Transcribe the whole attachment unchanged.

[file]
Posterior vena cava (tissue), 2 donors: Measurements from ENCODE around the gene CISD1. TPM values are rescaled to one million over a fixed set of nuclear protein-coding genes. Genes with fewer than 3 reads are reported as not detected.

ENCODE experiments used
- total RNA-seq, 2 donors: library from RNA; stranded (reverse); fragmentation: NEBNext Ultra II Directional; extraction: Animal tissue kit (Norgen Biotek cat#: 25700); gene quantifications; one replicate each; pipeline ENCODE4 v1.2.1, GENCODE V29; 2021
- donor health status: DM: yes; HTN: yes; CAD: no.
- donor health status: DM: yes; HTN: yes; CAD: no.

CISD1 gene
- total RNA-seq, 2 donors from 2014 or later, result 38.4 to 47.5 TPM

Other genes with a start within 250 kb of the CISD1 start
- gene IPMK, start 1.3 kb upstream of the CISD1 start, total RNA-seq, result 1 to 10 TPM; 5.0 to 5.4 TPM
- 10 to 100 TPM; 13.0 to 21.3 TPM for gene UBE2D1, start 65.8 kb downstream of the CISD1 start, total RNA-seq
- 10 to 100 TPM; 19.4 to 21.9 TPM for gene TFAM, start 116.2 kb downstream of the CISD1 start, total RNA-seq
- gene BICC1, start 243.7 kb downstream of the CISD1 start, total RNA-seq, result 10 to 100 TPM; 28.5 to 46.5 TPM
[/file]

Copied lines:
Posterior vena cava (tissue), 2 donors: Measurements from ENCODE around the gene CISD1. TPM values are rescaled to one million over a fixed set of nuclear protein-coding genes. Genes with fewer than 3 reads are reported as not detected.

ENCODE experiments used
- total RNA-seq, 2 donors: library from RNA; stranded (reverse); fragmentation: NEBNext Ultra II Directional; extraction: Animal tissue kit (Norgen Biotek cat#: 25700); gene quantifications; one replicate each; pipeline ENCODE4 v1.2.1, GENCODE V29; 2021
- donor health status: DM: yes; HTN: yes; CAD: no.
- donor health status: DM: yes; HTN: yes; CAD: no.

CISD1 gene
- total RNA-seq, 2 donors from 2014 or later, result 38.4 to 47.5 TPM

Other genes with a start within 250 kb of the CISD1 start
- gene IPMK, start 1.3 kb upstream of the CISD1 start, total RNA-seq, result 1 to 10 TPM; 5.0 to 5.4 TPM
- 10 to 100 TPM; 13.0 to 21.3 TPM for gene UBE2D1, start 65.8 kb downstream of the CISD1 start, total RNA-seq
- 10 to 100 TPM; 19.4 to 21.9 TPM for gene TFAM, start 116.2 kb downstream of the CISD1 start, total RNA-seq
- gene BICC1, start 243.7 kb downstream of the CISD1 start, total RNA-seq, result 10 to 100 TPM; 28.5 to 46.5 TPM